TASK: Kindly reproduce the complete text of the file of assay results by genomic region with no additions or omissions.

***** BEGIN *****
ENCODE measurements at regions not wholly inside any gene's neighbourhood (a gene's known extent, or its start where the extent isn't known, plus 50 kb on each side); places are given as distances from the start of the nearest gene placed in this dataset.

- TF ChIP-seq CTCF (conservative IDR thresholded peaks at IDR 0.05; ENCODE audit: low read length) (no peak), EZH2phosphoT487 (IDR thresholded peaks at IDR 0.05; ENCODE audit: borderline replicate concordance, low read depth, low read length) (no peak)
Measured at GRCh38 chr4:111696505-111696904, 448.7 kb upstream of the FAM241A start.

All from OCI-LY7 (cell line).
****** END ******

ENCODE measurements at regions not wholly inside any gene's neighbourhood (a gene's known extent, or its start where the extent isn't known, plus 50 kb on each side); places are given as distances from the start of the nearest gene placed in this dataset.

- TF ChIP-seq CTCF (conservative IDR thresholded peaks at IDR 0.05; ENCODE audit: low read length) (no peak), EZH2phosphoT487 (IDR thresholded peaks at IDR 0.05; ENCODE audit: borderline replicate concordance, low read depth, low read length) (no peak)
Measured at GRCh38 chr4:111696505-111696904, 448.7 kb upstream of the FAM241A start.

All from OCI-LY7 (cell line).